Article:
If you were asked what the most influential type of music is, what would you say? Jazz? Rock? Classical?
Well, if you thought any of those were correct, you’d be wrong, according to a group of researched from the Centre for Digital Music at Queen Mary’s University in London.
Dr. Matthias Mauch of the Royal Academy of Engineering Research, is a fellow with the Centre and part of the team that analyzed more than 17,000 recordings from Billboard‘s music charts between 1960 and 2010.
“We can actually measure the music. We have signal processing techniques and we can use those to look at the signal of the recordings.”
Mauch says music provides a wealth of opportunities for scientific analysis.
“You can look at melody, rhythm, harmony. We looked at harmony – we wanted to try and understand how chord changes developed over time. And we also looked at timbre – that’s like the sound colour. Probably best understood as the mood of the music.”
Different years, different chords
Mauch and his colleagues have made some interesting discoveries about how popular music has changed across the decades.
For instance, dominant seventh chords, frequently found in jazz and blues as well as Elvis-style classic rock, were very popular in 1960 but they had nearly disappeared by 1975. They were replaced by minor sevenths prevalent in disco and funk music, which were exploding in popularity in the mid-70s. The prevalence of minor seventh chords doubled during that decade.
Listen to the full interview here:
According to Mauch, between 1960 and 2010, there were some specific periods that brought big changes.
“We were looking at the speed of change in the charts. The 3 times where the charts changed most quickly: 64, 83 and 91.”
1964 was, of course, the height of Beatlemania and the British Invasion. Bands like the Beatles and the Rolling Stones, ushered in a new era of rock and roll, one that relied less on blues and featured more straight major chords.
1983 saw a huge increase in the use of percussion in music and Mauch and his colleagues think they know why.
“We’re quite confident this is due to the introduction of samplers and synthesizers and drum machines. Suddenly, musicians had all of these new technologies at hand and could use them and did.”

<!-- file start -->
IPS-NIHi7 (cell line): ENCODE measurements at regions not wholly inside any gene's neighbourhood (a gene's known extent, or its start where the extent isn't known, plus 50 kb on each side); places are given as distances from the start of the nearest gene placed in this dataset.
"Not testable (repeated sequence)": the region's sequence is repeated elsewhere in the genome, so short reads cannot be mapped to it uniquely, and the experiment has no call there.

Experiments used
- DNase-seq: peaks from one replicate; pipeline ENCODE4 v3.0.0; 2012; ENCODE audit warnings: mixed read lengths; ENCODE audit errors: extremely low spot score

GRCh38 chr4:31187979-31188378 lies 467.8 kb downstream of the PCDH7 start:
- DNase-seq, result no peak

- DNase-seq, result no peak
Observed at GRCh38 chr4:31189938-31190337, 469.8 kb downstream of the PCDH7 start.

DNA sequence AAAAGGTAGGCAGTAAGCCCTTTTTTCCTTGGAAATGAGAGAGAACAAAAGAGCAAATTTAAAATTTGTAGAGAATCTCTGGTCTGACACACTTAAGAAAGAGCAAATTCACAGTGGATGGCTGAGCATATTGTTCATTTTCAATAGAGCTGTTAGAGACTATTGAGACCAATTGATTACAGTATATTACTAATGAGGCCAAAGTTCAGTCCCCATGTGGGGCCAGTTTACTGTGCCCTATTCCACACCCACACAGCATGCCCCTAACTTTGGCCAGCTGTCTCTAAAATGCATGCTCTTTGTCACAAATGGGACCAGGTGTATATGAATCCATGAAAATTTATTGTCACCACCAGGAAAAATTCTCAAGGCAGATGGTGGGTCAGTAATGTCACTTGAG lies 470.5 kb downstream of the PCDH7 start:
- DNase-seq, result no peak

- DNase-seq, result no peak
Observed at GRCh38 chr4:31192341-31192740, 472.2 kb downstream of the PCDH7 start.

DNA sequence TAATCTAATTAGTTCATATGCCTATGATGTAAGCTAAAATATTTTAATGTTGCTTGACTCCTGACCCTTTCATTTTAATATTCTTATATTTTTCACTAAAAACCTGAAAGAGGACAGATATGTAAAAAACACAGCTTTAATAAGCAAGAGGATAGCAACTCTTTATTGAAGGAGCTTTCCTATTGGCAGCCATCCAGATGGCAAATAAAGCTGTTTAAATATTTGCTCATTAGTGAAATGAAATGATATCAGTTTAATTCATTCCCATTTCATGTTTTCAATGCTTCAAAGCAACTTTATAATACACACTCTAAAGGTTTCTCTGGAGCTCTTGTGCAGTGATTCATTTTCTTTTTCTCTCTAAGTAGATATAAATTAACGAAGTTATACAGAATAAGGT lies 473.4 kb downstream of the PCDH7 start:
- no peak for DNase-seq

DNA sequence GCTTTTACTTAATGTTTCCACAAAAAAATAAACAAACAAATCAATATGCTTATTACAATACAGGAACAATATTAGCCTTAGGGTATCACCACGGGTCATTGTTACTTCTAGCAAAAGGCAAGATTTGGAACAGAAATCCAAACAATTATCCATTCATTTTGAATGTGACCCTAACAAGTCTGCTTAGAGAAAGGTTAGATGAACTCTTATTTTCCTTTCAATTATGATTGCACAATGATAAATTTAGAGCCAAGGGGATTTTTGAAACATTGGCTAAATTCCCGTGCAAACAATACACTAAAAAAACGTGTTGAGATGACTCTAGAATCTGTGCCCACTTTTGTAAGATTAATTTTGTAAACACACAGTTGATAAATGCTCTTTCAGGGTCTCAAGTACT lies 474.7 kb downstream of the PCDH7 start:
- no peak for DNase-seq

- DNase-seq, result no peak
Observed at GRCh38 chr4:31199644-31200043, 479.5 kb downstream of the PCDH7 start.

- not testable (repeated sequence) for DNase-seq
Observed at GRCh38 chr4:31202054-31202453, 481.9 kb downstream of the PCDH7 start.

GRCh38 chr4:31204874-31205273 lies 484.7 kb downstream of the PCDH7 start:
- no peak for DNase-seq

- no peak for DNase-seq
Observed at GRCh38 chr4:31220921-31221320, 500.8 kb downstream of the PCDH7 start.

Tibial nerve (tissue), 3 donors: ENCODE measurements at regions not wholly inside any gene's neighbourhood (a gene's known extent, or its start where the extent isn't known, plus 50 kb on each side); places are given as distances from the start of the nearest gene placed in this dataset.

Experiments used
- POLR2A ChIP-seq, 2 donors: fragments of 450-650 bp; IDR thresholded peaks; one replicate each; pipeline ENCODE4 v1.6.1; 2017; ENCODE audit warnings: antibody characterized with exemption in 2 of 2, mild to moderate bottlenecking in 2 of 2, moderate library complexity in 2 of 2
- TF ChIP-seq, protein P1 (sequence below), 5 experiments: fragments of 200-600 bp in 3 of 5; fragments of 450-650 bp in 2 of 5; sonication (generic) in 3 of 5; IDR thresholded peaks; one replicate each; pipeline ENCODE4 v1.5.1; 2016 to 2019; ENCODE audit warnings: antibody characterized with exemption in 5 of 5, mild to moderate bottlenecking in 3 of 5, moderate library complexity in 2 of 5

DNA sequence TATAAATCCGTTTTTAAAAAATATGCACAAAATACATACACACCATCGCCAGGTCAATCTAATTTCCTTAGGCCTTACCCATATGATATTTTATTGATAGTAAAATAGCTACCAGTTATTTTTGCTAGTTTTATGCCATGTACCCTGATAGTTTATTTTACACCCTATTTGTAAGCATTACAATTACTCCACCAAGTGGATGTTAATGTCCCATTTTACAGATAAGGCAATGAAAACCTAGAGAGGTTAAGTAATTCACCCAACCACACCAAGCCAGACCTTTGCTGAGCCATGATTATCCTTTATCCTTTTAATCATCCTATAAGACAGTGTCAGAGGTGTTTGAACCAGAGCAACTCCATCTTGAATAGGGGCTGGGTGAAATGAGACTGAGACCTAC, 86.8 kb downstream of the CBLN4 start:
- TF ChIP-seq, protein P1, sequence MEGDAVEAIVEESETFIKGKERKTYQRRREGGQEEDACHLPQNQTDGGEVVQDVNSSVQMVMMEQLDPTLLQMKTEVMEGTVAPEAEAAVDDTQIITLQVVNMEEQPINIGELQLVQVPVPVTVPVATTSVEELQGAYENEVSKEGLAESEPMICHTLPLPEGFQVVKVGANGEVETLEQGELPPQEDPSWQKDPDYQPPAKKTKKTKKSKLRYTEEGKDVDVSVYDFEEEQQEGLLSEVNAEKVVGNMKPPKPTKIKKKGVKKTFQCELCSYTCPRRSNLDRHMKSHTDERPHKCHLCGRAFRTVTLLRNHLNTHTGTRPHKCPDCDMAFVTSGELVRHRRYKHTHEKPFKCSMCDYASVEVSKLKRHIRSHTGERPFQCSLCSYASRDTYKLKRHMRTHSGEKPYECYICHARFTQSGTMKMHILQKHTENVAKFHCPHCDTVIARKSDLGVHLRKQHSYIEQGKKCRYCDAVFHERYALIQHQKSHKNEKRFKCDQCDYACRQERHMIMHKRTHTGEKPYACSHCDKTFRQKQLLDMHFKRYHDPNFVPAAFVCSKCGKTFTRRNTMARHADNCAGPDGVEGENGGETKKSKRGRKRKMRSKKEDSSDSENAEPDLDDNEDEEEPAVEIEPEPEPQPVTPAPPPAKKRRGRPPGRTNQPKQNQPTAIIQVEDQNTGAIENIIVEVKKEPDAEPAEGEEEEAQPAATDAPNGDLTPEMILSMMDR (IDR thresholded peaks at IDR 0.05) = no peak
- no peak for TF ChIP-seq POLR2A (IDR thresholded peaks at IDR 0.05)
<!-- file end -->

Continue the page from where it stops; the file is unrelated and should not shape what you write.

The 80s also saw the rise of stadium rock, which relied heavily on much of the new technology.
But the single biggest period of change began in 1991 with the arrival of hip hop. Mauch says one specific aspect of popular music shifted dramatically at that time.
“The huge change we see in 91 is harmonic change. Previously, different genres used different harmonic combinations and chords. But what happened now there was a new breed of music that almost rejected harmony altogether and focused on speech and rhythm, pushing harmony into the background.”
Based on their findings, Mauch and his fellow researchers believe hip hop to be the single most influential genre of music.
Of course, the study’s conclusions have caused some controversy. Mauch says many people object to the scientific study of music, believing it to be an emotional, ethereal form of art. And while there’s been plenty of debate about the study’s findings, Mauch says
“The main thing I’ve perceived is that people are endlessly fascinated [with music]”
When asked about hip hop’s sometimes shady reputation and the fact that it often draws criticism from the media:
“I have no sense that, in this age, hip hop is looked down upon. It still gets respect and it’s still hugely popular.”
Of course it is – it’s the most influential genre of music, after all.
With files from Shannon Waters